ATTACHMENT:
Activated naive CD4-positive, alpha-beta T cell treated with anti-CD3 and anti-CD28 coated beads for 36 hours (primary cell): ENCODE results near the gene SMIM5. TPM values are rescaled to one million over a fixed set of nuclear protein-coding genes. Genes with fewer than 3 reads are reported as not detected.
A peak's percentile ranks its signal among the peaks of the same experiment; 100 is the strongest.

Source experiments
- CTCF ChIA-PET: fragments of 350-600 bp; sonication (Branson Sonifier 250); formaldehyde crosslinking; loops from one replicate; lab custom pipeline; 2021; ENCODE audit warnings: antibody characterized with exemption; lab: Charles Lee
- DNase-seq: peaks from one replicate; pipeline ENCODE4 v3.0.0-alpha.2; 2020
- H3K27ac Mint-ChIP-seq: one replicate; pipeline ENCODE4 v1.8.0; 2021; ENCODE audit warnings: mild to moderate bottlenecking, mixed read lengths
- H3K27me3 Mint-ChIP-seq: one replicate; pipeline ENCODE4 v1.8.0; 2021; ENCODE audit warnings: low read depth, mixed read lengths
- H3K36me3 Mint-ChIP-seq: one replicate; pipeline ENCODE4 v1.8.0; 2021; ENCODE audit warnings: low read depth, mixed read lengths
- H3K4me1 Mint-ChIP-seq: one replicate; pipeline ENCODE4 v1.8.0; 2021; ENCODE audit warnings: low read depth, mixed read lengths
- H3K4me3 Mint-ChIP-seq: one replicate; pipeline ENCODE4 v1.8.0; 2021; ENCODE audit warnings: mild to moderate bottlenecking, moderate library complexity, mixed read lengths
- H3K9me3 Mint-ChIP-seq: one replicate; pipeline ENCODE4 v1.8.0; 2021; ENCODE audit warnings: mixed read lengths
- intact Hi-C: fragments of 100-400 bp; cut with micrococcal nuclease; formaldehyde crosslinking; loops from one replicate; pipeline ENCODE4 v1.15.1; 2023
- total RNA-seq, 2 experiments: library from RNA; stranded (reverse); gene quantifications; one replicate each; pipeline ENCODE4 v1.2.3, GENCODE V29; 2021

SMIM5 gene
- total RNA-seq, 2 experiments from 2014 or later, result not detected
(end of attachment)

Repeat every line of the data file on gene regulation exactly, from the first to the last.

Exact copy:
Activated naive CD4-positive, alpha-beta T cell treated with anti-CD3 and anti-CD28 coated beads for 36 hours (primary cell): ENCODE results near the gene SMIM5. TPM values are rescaled to one million over a fixed set of nuclear protein-coding genes. Genes with fewer than 3 reads are reported as not detected.
A peak's percentile ranks its signal among the peaks of the same experiment; 100 is the strongest.

Source experiments
- CTCF ChIA-PET: fragments of 350-600 bp; sonication (Branson Sonifier 250); formaldehyde crosslinking; loops from one replicate; lab custom pipeline; 2021; ENCODE audit warnings: antibody characterized with exemption; lab: Charles Lee
- DNase-seq: peaks from one replicate; pipeline ENCODE4 v3.0.0-alpha.2; 2020
- H3K27ac Mint-ChIP-seq: one replicate; pipeline ENCODE4 v1.8.0; 2021; ENCODE audit warnings: mild to moderate bottlenecking, mixed read lengths
- H3K27me3 Mint-ChIP-seq: one replicate; pipeline ENCODE4 v1.8.0; 2021; ENCODE audit warnings: low read depth, mixed read lengths
- H3K36me3 Mint-ChIP-seq: one replicate; pipeline ENCODE4 v1.8.0; 2021; ENCODE audit warnings: low read depth, mixed read lengths
- H3K4me1 Mint-ChIP-seq: one replicate; pipeline ENCODE4 v1.8.0; 2021; ENCODE audit warnings: low read depth, mixed read lengths
- H3K4me3 Mint-ChIP-seq: one replicate; pipeline ENCODE4 v1.8.0; 2021; ENCODE audit warnings: mild to moderate bottlenecking, moderate library complexity, mixed read lengths
- H3K9me3 Mint-ChIP-seq: one replicate; pipeline ENCODE4 v1.8.0; 2021; ENCODE audit warnings: mixed read lengths
- intact Hi-C: fragments of 100-400 bp; cut with micrococcal nuclease; formaldehyde crosslinking; loops from one replicate; pipeline ENCODE4 v1.15.1; 2023
- total RNA-seq, 2 experiments: library from RNA; stranded (reverse); gene quantifications; one replicate each; pipeline ENCODE4 v1.2.3, GENCODE V29; 2021

SMIM5 gene
- total RNA-seq, 2 experiments from 2014 or later, result not detected